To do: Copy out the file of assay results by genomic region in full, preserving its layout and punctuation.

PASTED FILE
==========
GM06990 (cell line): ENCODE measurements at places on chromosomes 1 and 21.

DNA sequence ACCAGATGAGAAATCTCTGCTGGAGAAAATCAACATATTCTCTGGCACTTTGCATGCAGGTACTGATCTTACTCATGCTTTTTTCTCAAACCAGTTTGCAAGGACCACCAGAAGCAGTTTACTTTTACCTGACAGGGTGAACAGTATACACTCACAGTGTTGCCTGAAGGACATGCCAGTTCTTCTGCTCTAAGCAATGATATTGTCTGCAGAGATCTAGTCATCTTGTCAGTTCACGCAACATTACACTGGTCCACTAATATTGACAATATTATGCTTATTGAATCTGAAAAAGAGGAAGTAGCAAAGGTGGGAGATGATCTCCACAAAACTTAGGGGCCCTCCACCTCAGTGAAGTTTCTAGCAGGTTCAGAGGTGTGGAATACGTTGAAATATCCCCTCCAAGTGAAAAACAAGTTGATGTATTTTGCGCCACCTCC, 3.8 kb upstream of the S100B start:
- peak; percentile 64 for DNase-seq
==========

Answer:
GM06990 (cell line): ENCODE measurements at places on chromosomes 1 and 21.

DNA sequence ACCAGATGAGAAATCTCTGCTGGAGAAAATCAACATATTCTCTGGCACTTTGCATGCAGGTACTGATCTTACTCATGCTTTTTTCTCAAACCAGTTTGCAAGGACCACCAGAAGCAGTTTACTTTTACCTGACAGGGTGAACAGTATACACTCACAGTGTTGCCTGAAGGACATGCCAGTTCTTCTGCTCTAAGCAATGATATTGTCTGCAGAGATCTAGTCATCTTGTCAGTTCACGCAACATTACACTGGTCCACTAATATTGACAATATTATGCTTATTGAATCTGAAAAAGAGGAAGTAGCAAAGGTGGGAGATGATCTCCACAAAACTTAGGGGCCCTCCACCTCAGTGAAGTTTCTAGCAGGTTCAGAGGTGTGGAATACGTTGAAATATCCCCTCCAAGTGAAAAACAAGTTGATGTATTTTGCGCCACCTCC, 3.8 kb upstream of the S100B start:
- peak; percentile 64 for DNase-seq